They won’t like The New Rules

From Powerline: She should have asked them to bake a cake

But yesterday’s peak outrage is one you probably already know about: the manager of a Red Hen restaurant kicked Sarah Sanders and her family out of her establishment last night. Sanders tweeted about it:

Sarah Sanders
@PressSec
Last night I was told by the owner of Red Hen in Lexington, VA to leave because I work for @POTUS and I politely left. Her actions say far more about her than about me. I always do my best to treat people, including those I disagree with, respectfully and will continue to do so

And the manager boasted of her intolerably rude (and economically irrational) treatment of Sanders’ family on social media.

Remember when Republican restaurant owners wouldn’t let Obama administration employees eat in their restaurants? No, I don’t recall that either. I only have two observations about the Red Hen outrage: 1) We don’t have Red Hen restaurants in our part of the country, or I would boycott them. 2) I hope Republicans are taking notes. One of these days, we will have a Democratic administration. And when that happens, every single outrage that the Democrats have perpetrated beginning in January 2017 should be visited upon them.

Well, fine. We have New Rules.

Harassment policies for science fiction conventions are all the rage. Many big name authors and others are threatening to boycott conventions that don’t have policies regarding harassment. Here’s how I propose modifying these policies, given The New Rules:

Harassment Policy for SyfyCon

1: The Convention’s response to any reports of harassment will be contingent on whether the committee head believes harassment is deserved. If the committee head believes the alleged victim is unworthy, then she’s on her own.
2: …

 

Hillary, I don’t think you want to bring up your emails now. Or ever.

From American Enterprise Institute

Yes, Madam Secretary, your emails.

In fact, the overlooked bombshell of the report is the inspector general’s confirmation that classified information contained in Clinton’s emails was in fact compromised by foreign intelligence services, and that Clinton had recklessly emailed President Barack Obama using her unsecured personal email from the territory of a hostile foreign adversary.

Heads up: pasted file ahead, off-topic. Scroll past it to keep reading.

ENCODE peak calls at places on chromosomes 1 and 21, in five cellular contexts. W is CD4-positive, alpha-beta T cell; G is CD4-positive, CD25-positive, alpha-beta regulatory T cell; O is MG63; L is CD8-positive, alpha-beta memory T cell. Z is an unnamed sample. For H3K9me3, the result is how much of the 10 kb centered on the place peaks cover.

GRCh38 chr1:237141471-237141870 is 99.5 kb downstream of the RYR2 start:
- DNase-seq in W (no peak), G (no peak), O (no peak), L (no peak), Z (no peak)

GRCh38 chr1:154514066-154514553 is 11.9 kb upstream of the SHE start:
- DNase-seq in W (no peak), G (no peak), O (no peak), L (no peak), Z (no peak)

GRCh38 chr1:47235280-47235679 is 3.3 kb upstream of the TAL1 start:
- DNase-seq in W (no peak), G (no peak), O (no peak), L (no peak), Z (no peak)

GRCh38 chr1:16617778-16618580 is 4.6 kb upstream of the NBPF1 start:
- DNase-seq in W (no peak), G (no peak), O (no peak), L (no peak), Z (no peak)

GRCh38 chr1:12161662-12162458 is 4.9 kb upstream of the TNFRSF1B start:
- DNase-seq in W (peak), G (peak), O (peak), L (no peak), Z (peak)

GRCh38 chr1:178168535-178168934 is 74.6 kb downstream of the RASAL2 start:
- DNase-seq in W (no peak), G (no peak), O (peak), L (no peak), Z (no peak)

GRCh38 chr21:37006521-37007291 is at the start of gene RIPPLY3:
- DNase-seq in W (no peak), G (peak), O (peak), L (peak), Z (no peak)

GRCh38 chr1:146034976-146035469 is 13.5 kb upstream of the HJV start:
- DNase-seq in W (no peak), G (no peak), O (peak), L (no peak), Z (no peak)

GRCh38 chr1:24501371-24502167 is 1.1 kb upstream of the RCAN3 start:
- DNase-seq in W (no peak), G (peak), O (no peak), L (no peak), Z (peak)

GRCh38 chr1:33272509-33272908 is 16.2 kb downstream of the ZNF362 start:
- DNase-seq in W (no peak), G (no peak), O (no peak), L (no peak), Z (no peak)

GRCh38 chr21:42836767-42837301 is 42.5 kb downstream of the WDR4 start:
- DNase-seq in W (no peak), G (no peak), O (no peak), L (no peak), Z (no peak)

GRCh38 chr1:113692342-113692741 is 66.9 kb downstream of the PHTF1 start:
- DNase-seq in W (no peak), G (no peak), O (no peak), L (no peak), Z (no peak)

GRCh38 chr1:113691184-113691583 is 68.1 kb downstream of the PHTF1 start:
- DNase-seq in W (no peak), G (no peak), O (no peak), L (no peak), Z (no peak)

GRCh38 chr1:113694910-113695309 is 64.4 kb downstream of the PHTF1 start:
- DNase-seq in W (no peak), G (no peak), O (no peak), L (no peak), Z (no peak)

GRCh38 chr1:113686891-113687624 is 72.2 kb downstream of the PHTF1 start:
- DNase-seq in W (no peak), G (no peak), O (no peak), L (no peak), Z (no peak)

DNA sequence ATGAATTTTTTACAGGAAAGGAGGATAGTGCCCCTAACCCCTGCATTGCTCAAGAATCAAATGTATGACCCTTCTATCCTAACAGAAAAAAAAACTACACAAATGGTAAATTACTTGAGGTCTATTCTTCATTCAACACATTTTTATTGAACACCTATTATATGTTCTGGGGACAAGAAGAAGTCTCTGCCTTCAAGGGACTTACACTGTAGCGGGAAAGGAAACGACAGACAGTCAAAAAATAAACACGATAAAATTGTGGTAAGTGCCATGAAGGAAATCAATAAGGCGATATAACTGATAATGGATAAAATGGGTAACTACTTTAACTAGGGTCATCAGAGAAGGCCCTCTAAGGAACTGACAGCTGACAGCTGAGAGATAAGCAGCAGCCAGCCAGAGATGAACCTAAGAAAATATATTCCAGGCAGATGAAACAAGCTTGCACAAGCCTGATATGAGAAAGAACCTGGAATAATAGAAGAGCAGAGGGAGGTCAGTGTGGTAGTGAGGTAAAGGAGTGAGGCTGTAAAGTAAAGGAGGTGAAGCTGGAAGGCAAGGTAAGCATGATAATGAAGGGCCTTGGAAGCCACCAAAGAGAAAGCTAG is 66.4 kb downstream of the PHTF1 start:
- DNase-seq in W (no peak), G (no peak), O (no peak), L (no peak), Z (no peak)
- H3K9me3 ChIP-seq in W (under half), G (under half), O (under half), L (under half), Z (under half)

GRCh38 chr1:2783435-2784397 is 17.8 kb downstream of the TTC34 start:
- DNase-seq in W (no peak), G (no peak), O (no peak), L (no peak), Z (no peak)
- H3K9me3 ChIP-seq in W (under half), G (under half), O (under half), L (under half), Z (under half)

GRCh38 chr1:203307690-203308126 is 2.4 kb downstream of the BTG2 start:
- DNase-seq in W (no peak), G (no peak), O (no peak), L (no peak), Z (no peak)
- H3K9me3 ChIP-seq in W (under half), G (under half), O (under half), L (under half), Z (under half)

Before the report was released, we knew from Comey’s July 2016 statement that Clinton’s private emails included “seven e-mail chains [which] concern matters that were classified at the Top Secret/Special Access Program level when they were sent and received.” We also knew that the FBI “also found information that was properly classified as Secret by the U.S. Intelligence Community at the time it was discussed on e-mail.” Comey further declared, “We do assess that hostile actors gained access to the private commercial e-mail accounts of people with whom Secretary Clinton was in regular contact from her personal account.” And he speculated that, given how “extremely careless” Clinton had been, it was “possible that hostile actors gained access to Secretary Clinton’s personal e-mail account.”

Well, it turns out, the FBI knew with certainty at the time that hostile actors had in fact gained access to classified information via Clinton’s emails. According to the inspector general, a special review of the Clinton email investigation in 2017 by the Office to the FBI’s Inspection Division (INSD) found that, before Comey’s 2016 statement, “the FBI . . . successfully determined classified information was improperly stored and transmitted on Clinton’s email server, and classified information was compromised by unauthorized individuals, to include foreign governments or intelligence services, via cyber intrusion or other means”